As tourism starts to pick up with the advent of spring, the launch of summer opening hours at the country’s archaeological sites and museums on Saturday got off to a less than satisfactory start.
Employees at sites and museums tasked with covering the extended hours told Kathimerini on Monday that the Culture Ministry has yet to publish the opening times, leaving both staff and visitors in the dark. They added that despite an announcement by Culture Minister Lydia Koniordou last week that 1,314 guards had been hired to cover the extra shifts, none has reported to duty yet.
At the Acropolis on Monday morning, ticket desk attendants informed visitors that the gates would close at 4.30 p.m. and the site at 5 p.m. A couple of hours later, the time at which the last visitors would be admitted was extended to 7.30 p.m.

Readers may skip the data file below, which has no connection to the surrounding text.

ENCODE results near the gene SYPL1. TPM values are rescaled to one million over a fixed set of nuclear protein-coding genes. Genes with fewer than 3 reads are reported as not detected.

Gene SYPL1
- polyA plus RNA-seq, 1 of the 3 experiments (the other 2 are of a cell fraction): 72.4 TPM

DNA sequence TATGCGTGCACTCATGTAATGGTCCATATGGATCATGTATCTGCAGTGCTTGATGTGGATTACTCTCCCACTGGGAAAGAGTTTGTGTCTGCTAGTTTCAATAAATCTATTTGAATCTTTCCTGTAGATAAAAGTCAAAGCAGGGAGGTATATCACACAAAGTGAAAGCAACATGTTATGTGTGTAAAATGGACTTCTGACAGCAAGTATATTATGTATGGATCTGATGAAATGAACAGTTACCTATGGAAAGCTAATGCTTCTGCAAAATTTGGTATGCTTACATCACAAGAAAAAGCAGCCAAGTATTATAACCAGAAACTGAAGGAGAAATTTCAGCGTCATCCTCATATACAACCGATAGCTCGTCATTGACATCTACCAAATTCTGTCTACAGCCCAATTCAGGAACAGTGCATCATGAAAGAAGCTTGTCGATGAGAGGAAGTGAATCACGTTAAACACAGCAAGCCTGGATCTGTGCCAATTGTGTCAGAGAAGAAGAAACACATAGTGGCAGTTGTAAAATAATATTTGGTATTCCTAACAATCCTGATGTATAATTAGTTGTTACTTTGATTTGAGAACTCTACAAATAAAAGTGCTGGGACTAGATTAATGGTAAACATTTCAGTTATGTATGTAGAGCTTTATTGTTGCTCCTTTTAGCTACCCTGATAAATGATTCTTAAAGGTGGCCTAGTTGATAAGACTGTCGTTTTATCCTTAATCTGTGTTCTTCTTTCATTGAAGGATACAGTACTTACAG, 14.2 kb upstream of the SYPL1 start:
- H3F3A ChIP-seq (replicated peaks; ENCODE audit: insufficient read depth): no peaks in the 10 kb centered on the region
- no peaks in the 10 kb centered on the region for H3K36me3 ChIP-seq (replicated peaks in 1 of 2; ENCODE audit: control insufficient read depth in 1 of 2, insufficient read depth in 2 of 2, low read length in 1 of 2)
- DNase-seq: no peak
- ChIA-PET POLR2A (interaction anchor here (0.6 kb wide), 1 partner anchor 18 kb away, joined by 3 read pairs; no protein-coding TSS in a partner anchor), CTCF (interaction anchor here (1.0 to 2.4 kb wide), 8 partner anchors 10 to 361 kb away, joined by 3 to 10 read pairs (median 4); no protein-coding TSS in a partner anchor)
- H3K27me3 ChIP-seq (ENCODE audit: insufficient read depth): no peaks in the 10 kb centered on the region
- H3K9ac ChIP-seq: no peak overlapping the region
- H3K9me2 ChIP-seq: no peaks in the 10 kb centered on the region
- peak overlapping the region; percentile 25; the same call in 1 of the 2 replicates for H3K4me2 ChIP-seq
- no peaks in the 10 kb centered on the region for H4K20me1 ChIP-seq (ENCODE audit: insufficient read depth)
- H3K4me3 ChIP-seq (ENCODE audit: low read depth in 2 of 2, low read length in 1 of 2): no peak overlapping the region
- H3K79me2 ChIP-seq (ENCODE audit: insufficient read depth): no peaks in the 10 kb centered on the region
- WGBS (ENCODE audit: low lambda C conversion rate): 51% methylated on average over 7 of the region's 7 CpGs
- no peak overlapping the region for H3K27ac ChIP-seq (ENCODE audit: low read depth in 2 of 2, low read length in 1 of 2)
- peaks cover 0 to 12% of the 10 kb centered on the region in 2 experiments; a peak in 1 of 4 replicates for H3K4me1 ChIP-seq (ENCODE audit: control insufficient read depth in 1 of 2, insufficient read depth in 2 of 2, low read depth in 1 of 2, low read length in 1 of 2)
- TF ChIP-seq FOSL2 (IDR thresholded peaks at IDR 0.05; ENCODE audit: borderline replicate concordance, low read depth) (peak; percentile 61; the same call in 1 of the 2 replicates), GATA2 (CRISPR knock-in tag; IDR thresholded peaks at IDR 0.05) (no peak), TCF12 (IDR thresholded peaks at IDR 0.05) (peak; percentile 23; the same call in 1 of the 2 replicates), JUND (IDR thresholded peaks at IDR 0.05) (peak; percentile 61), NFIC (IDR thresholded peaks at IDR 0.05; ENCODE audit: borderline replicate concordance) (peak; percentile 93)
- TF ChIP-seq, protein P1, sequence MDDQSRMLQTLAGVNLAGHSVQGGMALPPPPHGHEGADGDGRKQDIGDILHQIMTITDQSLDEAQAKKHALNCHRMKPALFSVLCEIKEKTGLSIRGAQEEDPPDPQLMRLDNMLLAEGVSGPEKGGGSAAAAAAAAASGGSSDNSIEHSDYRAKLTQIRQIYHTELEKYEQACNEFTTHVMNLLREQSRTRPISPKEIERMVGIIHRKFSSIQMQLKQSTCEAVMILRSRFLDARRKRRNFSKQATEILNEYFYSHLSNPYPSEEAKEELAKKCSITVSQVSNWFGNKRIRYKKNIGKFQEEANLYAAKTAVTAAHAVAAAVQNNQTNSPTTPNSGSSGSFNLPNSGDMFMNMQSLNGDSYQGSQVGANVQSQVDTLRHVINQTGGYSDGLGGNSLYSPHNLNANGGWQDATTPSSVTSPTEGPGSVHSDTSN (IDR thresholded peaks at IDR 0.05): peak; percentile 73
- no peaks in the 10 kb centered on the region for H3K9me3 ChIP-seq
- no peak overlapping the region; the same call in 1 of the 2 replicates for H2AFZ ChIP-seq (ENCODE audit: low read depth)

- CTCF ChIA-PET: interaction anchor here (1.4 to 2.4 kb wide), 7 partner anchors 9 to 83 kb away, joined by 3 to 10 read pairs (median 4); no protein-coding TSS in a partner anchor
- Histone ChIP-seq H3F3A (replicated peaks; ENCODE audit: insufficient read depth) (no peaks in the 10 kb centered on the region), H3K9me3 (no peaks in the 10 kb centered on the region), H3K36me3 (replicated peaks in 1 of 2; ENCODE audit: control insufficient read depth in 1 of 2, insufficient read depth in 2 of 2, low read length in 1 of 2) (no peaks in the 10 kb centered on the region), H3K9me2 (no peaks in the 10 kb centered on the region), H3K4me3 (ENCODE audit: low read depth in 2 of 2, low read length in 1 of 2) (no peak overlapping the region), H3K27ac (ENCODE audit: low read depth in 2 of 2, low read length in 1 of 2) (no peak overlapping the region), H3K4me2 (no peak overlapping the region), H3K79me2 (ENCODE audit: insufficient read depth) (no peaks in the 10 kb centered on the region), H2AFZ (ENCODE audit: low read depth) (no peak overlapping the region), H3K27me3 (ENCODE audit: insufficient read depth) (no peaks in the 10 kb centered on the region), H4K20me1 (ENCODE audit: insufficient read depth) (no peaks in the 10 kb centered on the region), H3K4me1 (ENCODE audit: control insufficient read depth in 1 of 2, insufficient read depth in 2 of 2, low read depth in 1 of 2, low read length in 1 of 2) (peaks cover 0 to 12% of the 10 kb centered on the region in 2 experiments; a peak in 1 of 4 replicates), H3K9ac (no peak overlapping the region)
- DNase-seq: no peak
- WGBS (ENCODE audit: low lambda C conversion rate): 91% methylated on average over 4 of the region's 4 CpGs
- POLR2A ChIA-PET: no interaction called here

Delphi is planning to continue closing at 4 p.m. until it is told otherwise by the ministry, while in Delos, the archaeological site is currently open from 8 a.m. to 3 p.m. – instead of 8 a.m. to 8 p.m. – and so is the museum, “except when it’s the guard’s day off.”
The Archaeological Museum of Thebes, inaugurated last year, had winter opening hours of 8 a.m. to 3 p.m. yesterday, though the ticket price was a summertime 6 euros.
On a brighter note – as the Culture Ministry scrambles to get the season on track – the Greek Tourism Confederation (SETE) estimates that visitor numbers this year will come to 27 million against 25 million last year, bringing in revenues of around 14.5 billion euros.